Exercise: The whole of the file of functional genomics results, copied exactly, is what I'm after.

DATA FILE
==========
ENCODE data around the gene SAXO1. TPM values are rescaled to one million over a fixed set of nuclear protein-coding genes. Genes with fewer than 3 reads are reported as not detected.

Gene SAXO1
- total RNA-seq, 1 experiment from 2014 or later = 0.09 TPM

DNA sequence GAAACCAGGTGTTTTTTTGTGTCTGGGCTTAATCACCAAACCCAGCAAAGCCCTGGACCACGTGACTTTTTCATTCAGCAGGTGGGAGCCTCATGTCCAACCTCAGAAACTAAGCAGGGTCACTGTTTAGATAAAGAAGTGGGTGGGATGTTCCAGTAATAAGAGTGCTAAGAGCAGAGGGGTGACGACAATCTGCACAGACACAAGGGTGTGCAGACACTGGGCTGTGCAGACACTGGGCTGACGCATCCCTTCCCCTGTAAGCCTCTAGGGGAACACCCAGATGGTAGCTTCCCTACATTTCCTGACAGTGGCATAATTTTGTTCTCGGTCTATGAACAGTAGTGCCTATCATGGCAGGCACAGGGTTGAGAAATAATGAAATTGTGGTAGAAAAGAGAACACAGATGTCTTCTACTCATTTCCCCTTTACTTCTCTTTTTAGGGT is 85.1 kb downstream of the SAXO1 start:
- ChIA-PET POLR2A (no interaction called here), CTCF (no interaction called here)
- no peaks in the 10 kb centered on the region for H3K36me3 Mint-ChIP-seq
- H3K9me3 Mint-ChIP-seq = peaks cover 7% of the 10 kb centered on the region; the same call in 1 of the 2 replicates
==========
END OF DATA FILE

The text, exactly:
ENCODE data around the gene SAXO1. TPM values are rescaled to one million over a fixed set of nuclear protein-coding genes. Genes with fewer than 3 reads are reported as not detected.

Gene SAXO1
- total RNA-seq, 1 experiment from 2014 or later = 0.09 TPM

DNA sequence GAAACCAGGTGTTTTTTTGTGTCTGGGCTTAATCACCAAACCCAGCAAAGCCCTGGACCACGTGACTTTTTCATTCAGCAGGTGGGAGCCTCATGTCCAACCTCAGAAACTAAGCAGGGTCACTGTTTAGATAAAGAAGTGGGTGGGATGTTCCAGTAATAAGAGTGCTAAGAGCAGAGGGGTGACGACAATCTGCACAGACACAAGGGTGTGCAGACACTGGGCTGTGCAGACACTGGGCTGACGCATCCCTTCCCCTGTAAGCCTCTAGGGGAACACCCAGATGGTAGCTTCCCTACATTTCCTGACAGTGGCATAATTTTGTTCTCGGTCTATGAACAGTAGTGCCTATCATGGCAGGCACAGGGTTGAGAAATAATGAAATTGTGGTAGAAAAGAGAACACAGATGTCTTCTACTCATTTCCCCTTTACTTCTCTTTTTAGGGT is 85.1 kb downstream of the SAXO1 start:
- ChIA-PET POLR2A (no interaction called here), CTCF (no interaction called here)
- no peaks in the 10 kb centered on the region for H3K36me3 Mint-ChIP-seq
- H3K9me3 Mint-ChIP-seq = peaks cover 7% of the 10 kb centered on the region; the same call in 1 of the 2 replicates